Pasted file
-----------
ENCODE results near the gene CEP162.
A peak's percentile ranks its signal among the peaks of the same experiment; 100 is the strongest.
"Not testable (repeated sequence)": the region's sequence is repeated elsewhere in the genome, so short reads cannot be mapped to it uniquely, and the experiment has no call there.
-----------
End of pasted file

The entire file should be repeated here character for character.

ENCODE results near the gene CEP162.
A peak's percentile ranks its signal among the peaks of the same experiment; 100 is the strongest.
"Not testable (repeated sequence)": the region's sequence is repeated elsewhere in the genome, so short reads cannot be mapped to it uniquely, and the experiment has no call there.